Looking to take the next step in your career?
In his monthly column, career coach and Chairman of reed.co.uk, James Reed, shares his expert advice to help you tackle your biggest career concerns.
In this month’s column, James gives his top tips on how to get yourself promoted…
Just over a year ago I landed my first job after graduation, working in the Finance sector. I’m really passionate about the role and the company and feel like I’ve learned a lot in my first year.
I’ve noticed that a few of my colleagues who started around the same time as me have been promoted recently. I’m really keen to move up the ladder too, but now I’m starting to worry that all the spots will be taken and my professional development will be hampered.
I really like the company I work for and don’t want to change jobs in order to move up. What can I do to stand out and make sure I’m the next member of my team to get a promotion?
I look forward to hearing from you.
Thanks for getting in contact with your query. I have listed what I feel are the most important considerations in the lead up to earning a promotion.
Firstly, think about the reasons that you want a promotion. Do you want to move into a management role? Do you want a higher salary?
Once your motivation is clear in your own mind, you’ll be in a better position to state your case for progression. Remember that it’s not necessarily the length of time spent at a company that dictates whether you qualify for a promotion or not.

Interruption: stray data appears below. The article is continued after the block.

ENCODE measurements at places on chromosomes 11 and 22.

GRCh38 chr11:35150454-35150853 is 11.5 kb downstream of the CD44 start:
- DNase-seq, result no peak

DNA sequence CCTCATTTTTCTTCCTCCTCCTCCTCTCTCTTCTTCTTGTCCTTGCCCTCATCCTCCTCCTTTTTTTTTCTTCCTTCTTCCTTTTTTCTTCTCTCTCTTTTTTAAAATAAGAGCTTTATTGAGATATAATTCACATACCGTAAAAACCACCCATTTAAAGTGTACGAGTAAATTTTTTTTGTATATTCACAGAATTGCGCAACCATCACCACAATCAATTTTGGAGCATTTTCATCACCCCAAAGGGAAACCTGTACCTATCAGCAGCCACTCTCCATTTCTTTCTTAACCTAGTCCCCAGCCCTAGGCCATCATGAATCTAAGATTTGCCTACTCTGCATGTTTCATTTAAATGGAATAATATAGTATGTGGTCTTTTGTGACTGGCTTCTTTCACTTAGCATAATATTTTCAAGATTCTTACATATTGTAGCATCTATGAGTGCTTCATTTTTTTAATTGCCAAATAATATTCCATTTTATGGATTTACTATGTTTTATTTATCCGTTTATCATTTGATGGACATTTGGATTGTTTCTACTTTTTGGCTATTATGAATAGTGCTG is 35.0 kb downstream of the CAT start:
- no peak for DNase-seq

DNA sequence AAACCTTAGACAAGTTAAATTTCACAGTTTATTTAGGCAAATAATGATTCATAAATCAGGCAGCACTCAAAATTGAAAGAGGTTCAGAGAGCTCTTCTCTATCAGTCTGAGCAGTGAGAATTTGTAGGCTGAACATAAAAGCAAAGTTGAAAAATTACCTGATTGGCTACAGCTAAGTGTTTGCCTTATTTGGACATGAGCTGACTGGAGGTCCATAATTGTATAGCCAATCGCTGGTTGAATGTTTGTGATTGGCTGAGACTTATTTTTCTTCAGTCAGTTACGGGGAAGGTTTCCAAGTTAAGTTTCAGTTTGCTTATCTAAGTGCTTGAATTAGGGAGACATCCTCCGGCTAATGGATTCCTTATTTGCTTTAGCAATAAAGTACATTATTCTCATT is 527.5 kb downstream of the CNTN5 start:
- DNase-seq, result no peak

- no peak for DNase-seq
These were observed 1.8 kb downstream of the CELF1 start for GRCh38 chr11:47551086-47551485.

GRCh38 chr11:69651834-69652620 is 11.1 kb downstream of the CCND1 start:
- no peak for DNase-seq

Reflect on your time at work. Are you going above and beyond the job description, or are you doing what is expected of you? If it’s the latter, then you’ve still got some work to do before a promotion comes your way.
Mindset matters the most at all stages of your career. Whether considering a new hire or internal promotion, 97% of employers value mindset over skills. It is much easier to teach someone skills than to change their mindset. Show that you have the right mindset for the job and you’ll have the edge over your colleagues.
You could complete a professional development course to expand your knowledge in a particular area, or read up on articles to stay really current in your sector. Taking the initiative at this stage in your career will show both your maturity and your readiness to move up the ladder.
Ask! If you don’t ask, you don’t get. It’s true. If you want a promotion you need to be prepared to ask for it. Tell your manager that you want to move up and ask for advice on how to do so. Many managers will be happy to help you progress in your career.
They may suggest that you take on more responsibility in your current role, which will give you an extra opportunity to shine and to prove that you can handle it when the time comes.
Although your successes may be obvious to you, don’t assume that your manager is aware of them too. Quantify your achievements and show that you did X and Y to achieve Z, which had a positive impact on the business.
If you’re not great at recalling your achievements, get into the habit of writing them down in a notebook. It’s not enough to do great work – you need to show people that you’re doing great work.
Networking is also a useful way to get ahead in any industry, it’s not always what you know, but who you know that counts. Get involved in company events and speak to people already doing the role that you want to do.
Speak to your promoted colleagues and ask them how they achieved their promotions. This will be an educational and fulfilling experience and will help you to get ahead in your career.
Best of luck!
If you’d like James to answer your career query, tweet your question to @James_A_Reed
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